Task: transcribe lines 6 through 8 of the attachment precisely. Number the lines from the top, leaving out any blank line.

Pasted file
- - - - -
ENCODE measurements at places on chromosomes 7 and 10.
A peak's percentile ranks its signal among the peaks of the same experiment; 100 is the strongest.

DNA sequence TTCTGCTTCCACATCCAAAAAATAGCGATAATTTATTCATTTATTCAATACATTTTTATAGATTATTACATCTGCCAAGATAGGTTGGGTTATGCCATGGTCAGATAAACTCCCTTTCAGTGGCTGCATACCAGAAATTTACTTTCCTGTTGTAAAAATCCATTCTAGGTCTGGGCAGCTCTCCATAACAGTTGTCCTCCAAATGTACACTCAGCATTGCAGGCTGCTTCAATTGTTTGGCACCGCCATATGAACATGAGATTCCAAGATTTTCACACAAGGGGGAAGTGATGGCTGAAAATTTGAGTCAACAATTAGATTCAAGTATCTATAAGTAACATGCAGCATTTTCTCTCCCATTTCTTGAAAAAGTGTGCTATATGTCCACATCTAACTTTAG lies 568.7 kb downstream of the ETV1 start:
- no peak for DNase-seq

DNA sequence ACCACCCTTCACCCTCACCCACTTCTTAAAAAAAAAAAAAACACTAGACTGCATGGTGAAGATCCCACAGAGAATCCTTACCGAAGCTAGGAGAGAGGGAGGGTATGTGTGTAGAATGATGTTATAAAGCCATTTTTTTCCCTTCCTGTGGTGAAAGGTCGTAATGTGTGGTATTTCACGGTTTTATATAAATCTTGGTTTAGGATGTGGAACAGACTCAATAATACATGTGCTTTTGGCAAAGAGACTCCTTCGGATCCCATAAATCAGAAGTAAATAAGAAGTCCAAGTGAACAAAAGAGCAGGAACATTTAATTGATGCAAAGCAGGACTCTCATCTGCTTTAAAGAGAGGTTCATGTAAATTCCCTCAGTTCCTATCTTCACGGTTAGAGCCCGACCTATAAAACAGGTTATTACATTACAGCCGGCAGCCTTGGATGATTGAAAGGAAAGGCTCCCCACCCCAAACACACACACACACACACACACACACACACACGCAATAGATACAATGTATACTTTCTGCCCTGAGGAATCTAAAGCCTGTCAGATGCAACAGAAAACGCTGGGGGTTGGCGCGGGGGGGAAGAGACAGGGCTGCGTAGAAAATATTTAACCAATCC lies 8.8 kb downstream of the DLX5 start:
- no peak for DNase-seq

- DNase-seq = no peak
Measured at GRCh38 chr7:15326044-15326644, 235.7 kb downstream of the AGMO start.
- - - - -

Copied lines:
- no peak for DNase-seq

- DNase-seq = no peak
Measured at GRCh38 chr7:15326044-15326644, 235.7 kb downstream of the AGMO start.